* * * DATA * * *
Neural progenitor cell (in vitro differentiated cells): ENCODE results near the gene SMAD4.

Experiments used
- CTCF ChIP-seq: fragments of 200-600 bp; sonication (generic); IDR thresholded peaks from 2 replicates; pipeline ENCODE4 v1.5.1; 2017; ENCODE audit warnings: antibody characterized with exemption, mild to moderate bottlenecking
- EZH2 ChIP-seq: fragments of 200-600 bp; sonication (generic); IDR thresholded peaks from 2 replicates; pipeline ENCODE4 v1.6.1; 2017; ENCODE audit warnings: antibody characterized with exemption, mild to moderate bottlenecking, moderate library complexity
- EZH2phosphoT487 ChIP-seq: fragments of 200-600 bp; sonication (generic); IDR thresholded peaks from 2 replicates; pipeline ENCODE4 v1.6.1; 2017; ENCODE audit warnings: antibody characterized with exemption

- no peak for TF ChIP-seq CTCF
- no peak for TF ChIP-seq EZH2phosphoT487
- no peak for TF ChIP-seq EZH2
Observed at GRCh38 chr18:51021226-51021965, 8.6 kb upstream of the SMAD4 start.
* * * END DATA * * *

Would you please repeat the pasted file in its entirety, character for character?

Neural progenitor cell (in vitro differentiated cells): ENCODE results near the gene SMAD4.

Experiments used
- CTCF ChIP-seq: fragments of 200-600 bp; sonication (generic); IDR thresholded peaks from 2 replicates; pipeline ENCODE4 v1.5.1; 2017; ENCODE audit warnings: antibody characterized with exemption, mild to moderate bottlenecking
- EZH2 ChIP-seq: fragments of 200-600 bp; sonication (generic); IDR thresholded peaks from 2 replicates; pipeline ENCODE4 v1.6.1; 2017; ENCODE audit warnings: antibody characterized with exemption, mild to moderate bottlenecking, moderate library complexity
- EZH2phosphoT487 ChIP-seq: fragments of 200-600 bp; sonication (generic); IDR thresholded peaks from 2 replicates; pipeline ENCODE4 v1.6.1; 2017; ENCODE audit warnings: antibody characterized with exemption

- no peak for TF ChIP-seq CTCF
- no peak for TF ChIP-seq EZH2phosphoT487
- no peak for TF ChIP-seq EZH2
Observed at GRCh38 chr18:51021226-51021965, 8.6 kb upstream of the SMAD4 start.